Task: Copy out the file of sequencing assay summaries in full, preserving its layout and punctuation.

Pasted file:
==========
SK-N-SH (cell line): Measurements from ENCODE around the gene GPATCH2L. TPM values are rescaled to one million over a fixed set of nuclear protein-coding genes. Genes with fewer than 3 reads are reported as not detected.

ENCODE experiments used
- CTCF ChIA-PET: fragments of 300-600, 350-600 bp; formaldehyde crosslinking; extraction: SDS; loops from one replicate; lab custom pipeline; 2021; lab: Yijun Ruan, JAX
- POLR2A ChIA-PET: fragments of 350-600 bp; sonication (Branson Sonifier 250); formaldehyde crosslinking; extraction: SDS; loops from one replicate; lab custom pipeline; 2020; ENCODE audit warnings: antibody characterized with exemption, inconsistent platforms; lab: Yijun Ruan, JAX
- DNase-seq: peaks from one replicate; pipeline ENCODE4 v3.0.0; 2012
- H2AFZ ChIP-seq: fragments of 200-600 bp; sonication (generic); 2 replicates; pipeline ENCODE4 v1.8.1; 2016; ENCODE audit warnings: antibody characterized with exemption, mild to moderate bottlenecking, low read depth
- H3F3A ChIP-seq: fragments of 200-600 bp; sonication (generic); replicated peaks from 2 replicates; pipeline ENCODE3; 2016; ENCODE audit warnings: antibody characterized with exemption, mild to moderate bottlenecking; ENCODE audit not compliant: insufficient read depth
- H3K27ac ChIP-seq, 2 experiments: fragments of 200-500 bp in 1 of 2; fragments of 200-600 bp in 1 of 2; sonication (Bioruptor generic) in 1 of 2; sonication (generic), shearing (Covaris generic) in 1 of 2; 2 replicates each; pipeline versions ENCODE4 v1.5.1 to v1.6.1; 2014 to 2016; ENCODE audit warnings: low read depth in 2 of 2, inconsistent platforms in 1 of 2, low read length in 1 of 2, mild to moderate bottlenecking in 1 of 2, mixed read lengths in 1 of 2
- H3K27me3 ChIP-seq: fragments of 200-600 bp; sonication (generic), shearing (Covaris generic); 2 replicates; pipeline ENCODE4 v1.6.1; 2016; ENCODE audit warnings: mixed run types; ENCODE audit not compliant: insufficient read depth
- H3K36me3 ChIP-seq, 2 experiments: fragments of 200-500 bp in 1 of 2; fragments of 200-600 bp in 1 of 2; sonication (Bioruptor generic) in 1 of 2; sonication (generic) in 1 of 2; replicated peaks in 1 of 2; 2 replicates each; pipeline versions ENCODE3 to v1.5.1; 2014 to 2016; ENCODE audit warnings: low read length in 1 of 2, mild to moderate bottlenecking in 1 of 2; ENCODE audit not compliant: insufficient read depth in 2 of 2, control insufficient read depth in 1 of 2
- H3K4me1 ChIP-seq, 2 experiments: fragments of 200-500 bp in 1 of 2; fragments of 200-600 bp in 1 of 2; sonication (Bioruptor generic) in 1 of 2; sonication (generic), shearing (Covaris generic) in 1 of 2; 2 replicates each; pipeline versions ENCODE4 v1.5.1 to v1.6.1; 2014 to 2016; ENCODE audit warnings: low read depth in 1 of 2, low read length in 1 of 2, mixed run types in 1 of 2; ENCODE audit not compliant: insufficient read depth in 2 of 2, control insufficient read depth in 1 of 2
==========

SK-N-SH (cell line): Measurements from ENCODE around the gene GPATCH2L. TPM values are rescaled to one million over a fixed set of nuclear protein-coding genes. Genes with fewer than 3 reads are reported as not detected.

ENCODE experiments used
- CTCF ChIA-PET: fragments of 300-600, 350-600 bp; formaldehyde crosslinking; extraction: SDS; loops from one replicate; lab custom pipeline; 2021; lab: Yijun Ruan, JAX
- POLR2A ChIA-PET: fragments of 350-600 bp; sonication (Branson Sonifier 250); formaldehyde crosslinking; extraction: SDS; loops from one replicate; lab custom pipeline; 2020; ENCODE audit warnings: antibody characterized with exemption, inconsistent platforms; lab: Yijun Ruan, JAX
- DNase-seq: peaks from one replicate; pipeline ENCODE4 v3.0.0; 2012
- H2AFZ ChIP-seq: fragments of 200-600 bp; sonication (generic); 2 replicates; pipeline ENCODE4 v1.8.1; 2016; ENCODE audit warnings: antibody characterized with exemption, mild to moderate bottlenecking, low read depth
- H3F3A ChIP-seq: fragments of 200-600 bp; sonication (generic); replicated peaks from 2 replicates; pipeline ENCODE3; 2016; ENCODE audit warnings: antibody characterized with exemption, mild to moderate bottlenecking; ENCODE audit not compliant: insufficient read depth
- H3K27ac ChIP-seq, 2 experiments: fragments of 200-500 bp in 1 of 2; fragments of 200-600 bp in 1 of 2; sonication (Bioruptor generic) in 1 of 2; sonication (generic), shearing (Covaris generic) in 1 of 2; 2 replicates each; pipeline versions ENCODE4 v1.5.1 to v1.6.1; 2014 to 2016; ENCODE audit warnings: low read depth in 2 of 2, inconsistent platforms in 1 of 2, low read length in 1 of 2, mild to moderate bottlenecking in 1 of 2, mixed read lengths in 1 of 2
- H3K27me3 ChIP-seq: fragments of 200-600 bp; sonication (generic), shearing (Covaris generic); 2 replicates; pipeline ENCODE4 v1.6.1; 2016; ENCODE audit warnings: mixed run types; ENCODE audit not compliant: insufficient read depth
- H3K36me3 ChIP-seq, 2 experiments: fragments of 200-500 bp in 1 of 2; fragments of 200-600 bp in 1 of 2; sonication (Bioruptor generic) in 1 of 2; sonication (generic) in 1 of 2; replicated peaks in 1 of 2; 2 replicates each; pipeline versions ENCODE3 to v1.5.1; 2014 to 2016; ENCODE audit warnings: low read length in 1 of 2, mild to moderate bottlenecking in 1 of 2; ENCODE audit not compliant: insufficient read depth in 2 of 2, control insufficient read depth in 1 of 2
- H3K4me1 ChIP-seq, 2 experiments: fragments of 200-500 bp in 1 of 2; fragments of 200-600 bp in 1 of 2; sonication (Bioruptor generic) in 1 of 2; sonication (generic), shearing (Covaris generic) in 1 of 2; 2 replicates each; pipeline versions ENCODE4 v1.5.1 to v1.6.1; 2014 to 2016; ENCODE audit warnings: low read depth in 1 of 2, low read length in 1 of 2, mixed run types in 1 of 2; ENCODE audit not compliant: insufficient read depth in 2 of 2, control insufficient read depth in 1 of 2